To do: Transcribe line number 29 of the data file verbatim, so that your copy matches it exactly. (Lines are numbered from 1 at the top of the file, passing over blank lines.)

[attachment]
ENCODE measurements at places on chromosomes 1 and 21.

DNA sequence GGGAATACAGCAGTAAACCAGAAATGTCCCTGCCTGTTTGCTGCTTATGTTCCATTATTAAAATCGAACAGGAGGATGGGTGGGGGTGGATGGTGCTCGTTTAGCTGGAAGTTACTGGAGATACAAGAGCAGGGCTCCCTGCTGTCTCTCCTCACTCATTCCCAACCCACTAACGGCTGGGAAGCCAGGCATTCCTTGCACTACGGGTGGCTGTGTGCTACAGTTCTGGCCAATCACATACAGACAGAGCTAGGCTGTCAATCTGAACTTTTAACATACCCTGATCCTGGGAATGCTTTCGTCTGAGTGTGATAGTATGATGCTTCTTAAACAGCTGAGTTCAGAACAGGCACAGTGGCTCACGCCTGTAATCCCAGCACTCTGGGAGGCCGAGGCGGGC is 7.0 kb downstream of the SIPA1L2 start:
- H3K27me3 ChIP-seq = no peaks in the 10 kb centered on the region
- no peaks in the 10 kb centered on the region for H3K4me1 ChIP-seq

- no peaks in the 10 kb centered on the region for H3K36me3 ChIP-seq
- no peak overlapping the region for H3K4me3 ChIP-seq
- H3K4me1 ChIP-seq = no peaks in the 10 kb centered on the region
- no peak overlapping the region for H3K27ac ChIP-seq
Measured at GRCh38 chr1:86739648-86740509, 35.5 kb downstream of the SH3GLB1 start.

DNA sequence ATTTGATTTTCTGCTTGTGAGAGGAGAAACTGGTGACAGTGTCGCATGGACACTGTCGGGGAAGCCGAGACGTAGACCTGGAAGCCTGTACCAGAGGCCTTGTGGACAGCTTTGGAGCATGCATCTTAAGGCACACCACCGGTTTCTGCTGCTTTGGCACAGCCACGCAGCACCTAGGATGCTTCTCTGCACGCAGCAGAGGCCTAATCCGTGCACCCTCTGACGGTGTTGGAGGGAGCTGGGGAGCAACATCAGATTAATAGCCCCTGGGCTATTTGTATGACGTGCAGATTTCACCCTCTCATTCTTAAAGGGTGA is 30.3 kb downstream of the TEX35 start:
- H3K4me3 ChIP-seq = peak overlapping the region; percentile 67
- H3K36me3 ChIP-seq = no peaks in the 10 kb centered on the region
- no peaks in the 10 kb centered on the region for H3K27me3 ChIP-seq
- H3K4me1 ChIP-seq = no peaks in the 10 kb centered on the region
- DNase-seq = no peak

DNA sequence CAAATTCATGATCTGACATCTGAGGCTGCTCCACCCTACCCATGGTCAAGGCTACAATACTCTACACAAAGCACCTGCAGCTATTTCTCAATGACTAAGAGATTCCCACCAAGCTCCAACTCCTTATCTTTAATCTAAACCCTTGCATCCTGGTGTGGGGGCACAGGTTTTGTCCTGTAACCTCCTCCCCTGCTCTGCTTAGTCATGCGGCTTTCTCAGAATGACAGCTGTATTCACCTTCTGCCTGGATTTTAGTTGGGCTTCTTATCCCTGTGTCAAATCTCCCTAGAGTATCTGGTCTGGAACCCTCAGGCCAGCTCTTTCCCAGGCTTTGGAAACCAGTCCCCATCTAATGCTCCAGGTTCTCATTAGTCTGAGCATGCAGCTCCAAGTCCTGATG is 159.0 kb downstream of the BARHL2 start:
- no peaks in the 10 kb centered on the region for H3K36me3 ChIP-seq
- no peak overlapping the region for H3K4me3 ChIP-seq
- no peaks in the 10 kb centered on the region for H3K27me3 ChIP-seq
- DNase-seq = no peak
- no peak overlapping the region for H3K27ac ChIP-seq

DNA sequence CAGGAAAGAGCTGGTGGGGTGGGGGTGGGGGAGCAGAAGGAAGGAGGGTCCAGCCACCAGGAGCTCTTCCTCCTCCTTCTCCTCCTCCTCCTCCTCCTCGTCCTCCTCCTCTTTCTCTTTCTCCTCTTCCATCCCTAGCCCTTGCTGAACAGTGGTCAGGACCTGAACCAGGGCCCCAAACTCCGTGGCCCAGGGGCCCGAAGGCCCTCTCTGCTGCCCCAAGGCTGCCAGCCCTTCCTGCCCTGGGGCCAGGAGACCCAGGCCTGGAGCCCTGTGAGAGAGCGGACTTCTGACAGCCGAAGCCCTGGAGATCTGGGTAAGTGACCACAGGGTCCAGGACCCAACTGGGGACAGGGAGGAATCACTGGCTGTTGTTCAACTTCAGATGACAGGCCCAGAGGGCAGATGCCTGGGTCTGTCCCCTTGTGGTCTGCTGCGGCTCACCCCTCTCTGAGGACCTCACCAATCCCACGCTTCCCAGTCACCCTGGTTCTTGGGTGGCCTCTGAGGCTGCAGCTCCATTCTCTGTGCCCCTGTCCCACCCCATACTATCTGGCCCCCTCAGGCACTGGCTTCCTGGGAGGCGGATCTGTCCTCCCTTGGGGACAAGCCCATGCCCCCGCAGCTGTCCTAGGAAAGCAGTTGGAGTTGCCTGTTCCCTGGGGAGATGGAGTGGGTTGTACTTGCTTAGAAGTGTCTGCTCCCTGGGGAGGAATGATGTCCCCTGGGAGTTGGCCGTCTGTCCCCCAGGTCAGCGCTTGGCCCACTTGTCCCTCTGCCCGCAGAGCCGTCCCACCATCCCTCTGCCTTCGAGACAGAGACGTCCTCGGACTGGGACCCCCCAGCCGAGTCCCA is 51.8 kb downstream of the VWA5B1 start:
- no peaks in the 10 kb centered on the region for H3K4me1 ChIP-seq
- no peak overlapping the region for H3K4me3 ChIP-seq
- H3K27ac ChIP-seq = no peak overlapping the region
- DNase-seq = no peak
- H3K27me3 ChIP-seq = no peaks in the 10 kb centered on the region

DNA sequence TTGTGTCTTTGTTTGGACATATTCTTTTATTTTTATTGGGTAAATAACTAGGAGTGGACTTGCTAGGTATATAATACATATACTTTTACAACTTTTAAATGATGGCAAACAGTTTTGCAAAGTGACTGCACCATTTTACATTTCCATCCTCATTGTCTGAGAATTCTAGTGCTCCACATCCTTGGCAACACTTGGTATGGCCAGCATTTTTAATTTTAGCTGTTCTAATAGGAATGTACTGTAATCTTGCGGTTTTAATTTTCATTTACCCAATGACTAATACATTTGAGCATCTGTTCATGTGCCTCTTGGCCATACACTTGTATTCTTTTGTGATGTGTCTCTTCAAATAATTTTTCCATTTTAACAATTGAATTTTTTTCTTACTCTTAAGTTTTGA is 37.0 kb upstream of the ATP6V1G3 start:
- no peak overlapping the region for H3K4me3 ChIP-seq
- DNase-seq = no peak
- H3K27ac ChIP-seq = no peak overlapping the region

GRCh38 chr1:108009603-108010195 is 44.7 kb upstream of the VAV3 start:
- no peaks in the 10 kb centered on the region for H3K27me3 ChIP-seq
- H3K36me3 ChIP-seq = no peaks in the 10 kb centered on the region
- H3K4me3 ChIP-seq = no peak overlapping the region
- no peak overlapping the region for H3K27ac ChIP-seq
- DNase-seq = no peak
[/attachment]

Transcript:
- no peak overlapping the region for H3K4me3 ChIP-seq